It’s also important not to shy away from a creative opportunity just because it might be hard in the beginning. Difficulty is only one aspect of decision making. Pay-off to difficulty ratio is another. Do your best to be objective about why you are drawn to something as much as the reasons you may be repelled by it. The most important part of this step is being open to paying attention to how an opportunity feels in your mind, body and spirit – not just one aspect of your being.


creative opportunity, creative collaboration


Step 3: Get Really Clear on the Type of People you Want to Work with 

Collaboration can be quite a thrill and mutually beneficial as a creative opportunity, but do you have clear criteria on the types of people you will work with? Or are you more concerned about the benefits you will be getting, rather than the possible work or friction it may take to get there as a group?

If you know what you are willing to do (or put up with) in collaborative experiences, the easier it will be for you to choose creative projects that are respectful of your contributions and elevate the contributions of others in a way that you could never achieve independently. It’s also important to understand how many collaborations make sense at one time, and if you can balance them with your personal workload.


Step 4: Know When it’s Time to Take Action or Let a Creative Opportunity Go

As for the creative opportunities that have followed you into the new year… it’s time to see what you really want from them or what they really bring you. Each person is different, but when taking a second look at an opportunity I always start with how it feels now. Does it make me feel light and energized? Heavy and a bit confused? Or is it somewhat dense, like a shapeless blob that needs a lot more ingredients in the mixing bowl in order to develop into something?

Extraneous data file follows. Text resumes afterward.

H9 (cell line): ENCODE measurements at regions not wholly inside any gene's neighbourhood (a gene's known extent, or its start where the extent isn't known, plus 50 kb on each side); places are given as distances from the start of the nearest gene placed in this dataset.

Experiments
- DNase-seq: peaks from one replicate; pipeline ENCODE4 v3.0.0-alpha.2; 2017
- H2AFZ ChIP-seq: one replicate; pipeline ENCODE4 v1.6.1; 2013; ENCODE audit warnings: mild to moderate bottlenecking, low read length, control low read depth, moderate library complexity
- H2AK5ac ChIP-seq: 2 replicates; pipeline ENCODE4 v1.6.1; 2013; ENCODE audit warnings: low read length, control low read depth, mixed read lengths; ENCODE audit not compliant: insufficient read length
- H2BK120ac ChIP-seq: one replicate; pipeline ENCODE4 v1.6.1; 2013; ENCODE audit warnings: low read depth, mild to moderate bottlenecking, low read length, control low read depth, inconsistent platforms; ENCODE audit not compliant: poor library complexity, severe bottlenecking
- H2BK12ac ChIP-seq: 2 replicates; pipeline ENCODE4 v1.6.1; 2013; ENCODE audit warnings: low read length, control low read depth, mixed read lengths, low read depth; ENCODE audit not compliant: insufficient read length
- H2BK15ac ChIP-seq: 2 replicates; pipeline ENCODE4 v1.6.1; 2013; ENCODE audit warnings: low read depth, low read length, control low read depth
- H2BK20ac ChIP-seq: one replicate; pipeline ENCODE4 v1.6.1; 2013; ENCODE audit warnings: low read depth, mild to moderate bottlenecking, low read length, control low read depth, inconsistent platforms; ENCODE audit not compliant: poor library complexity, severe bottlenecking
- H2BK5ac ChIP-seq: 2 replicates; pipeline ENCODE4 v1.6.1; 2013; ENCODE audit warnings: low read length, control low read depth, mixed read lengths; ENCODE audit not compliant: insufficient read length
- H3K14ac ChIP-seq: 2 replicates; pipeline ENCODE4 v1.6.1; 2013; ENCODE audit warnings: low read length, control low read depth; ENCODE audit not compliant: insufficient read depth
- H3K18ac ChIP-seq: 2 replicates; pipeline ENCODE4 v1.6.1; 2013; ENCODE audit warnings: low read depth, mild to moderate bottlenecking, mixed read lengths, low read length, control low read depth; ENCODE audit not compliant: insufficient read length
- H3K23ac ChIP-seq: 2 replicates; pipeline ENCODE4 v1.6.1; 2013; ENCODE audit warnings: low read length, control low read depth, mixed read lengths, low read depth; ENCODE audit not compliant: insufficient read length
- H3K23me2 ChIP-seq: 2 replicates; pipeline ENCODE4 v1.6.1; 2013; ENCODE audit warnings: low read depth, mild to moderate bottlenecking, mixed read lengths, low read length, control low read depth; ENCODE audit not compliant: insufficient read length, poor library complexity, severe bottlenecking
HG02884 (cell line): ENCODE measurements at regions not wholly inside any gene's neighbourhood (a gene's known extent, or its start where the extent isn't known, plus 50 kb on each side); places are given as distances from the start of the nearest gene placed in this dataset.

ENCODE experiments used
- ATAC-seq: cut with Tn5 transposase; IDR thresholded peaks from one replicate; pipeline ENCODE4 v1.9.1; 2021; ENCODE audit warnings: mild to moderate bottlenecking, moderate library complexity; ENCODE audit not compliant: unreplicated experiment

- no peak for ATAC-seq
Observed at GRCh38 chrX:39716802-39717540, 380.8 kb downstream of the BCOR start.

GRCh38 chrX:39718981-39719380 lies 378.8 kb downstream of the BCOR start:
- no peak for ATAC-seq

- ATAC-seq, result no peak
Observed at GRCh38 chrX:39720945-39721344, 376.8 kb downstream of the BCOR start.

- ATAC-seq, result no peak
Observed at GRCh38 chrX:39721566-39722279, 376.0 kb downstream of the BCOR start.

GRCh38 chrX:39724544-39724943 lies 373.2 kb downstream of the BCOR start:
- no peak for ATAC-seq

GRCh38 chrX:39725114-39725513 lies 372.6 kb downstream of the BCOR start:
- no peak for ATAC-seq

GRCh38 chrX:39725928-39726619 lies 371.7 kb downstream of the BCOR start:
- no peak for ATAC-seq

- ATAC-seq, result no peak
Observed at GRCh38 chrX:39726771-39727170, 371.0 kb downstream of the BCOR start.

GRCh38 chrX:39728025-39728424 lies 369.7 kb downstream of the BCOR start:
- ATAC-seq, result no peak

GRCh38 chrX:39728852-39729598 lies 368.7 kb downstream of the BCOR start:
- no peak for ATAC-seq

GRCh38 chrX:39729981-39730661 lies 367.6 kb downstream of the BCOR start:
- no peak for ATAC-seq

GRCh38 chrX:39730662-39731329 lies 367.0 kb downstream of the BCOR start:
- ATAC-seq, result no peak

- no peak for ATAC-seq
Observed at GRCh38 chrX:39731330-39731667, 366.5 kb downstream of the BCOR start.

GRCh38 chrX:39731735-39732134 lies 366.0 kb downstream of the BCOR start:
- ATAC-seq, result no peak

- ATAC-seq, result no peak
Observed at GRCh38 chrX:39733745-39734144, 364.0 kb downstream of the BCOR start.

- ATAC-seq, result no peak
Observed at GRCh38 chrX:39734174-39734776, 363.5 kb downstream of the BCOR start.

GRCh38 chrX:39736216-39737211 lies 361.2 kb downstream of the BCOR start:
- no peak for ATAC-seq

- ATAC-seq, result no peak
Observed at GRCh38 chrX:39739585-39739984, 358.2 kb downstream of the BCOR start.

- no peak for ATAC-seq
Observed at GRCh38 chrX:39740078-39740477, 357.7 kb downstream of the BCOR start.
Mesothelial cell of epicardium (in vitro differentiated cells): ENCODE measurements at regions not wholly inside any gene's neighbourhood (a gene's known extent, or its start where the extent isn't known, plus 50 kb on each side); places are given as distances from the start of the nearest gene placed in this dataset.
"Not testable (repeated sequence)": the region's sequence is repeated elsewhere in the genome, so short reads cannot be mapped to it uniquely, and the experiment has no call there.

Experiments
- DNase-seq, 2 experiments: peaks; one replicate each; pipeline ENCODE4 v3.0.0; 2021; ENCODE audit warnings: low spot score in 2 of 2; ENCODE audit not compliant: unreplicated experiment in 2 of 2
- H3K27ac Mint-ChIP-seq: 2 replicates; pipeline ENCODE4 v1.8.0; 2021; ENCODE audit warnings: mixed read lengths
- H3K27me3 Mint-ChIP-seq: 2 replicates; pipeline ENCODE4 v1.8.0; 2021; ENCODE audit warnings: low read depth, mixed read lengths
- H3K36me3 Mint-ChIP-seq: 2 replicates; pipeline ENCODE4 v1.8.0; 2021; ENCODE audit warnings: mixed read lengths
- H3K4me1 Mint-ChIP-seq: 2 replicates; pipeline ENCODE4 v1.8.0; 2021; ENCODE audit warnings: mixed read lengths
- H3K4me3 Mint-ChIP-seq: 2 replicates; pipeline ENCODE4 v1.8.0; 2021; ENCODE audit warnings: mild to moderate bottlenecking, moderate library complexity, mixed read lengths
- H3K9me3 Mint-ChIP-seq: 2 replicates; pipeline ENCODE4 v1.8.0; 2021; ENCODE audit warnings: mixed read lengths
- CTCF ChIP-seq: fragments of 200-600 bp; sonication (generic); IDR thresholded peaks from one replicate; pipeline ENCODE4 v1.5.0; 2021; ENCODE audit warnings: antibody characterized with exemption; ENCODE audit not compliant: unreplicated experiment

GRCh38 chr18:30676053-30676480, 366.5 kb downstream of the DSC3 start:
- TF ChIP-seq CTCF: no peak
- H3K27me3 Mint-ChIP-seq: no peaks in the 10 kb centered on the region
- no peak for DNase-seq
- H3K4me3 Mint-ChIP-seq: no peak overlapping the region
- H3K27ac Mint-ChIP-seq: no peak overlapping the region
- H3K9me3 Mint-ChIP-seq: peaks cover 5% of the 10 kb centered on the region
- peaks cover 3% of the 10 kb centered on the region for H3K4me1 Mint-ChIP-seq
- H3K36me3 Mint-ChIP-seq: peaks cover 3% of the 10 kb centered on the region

Once you revisit an idea and get clear on it’s vibe and potential, you are able to take action, let it go or perhaps take advantage of a potential third option … re-purpose.


Step 5: Be Open to Re-purposing

There were a few ideas I felt a bit shaky about at the start of the new year. Yet, once I spent a few days mulling them over and feeling into what I really wanted out of them, I was able to brainstorm ways to give them a new refreshed purpose and direction. Some ideas were personal projects and others were collaborative ventures.

Now that I’ve re-imagined how they can work, I’m much more confident about the direction, resources needed and how I can have fun while pushing myself onto new creative paths. I’m also much clearer on what can work in the time I have available, how to best utilize my strengths and find ways to connect with others for help to work around the rough spots.


If you are really serious about bringing your creative ideas to life this year, start with clarity on your creative process and how you feel about the ideas on the table. If you understand how you work, rethinking creative opportunities will get easier and bring you towards more fulfilling ways to share your creative spark into everything you do.


Want a little extra support in unraveling your personal creative process? Feeling like you have some cool ideas but want a little more guidance on how to take action? Take a look at my services or check out some of my client stories to read how I’ve helped people move past specific creative blocks.


Photo credit: Jason Tester Guerrilla Futures, Jose Venegas, Mark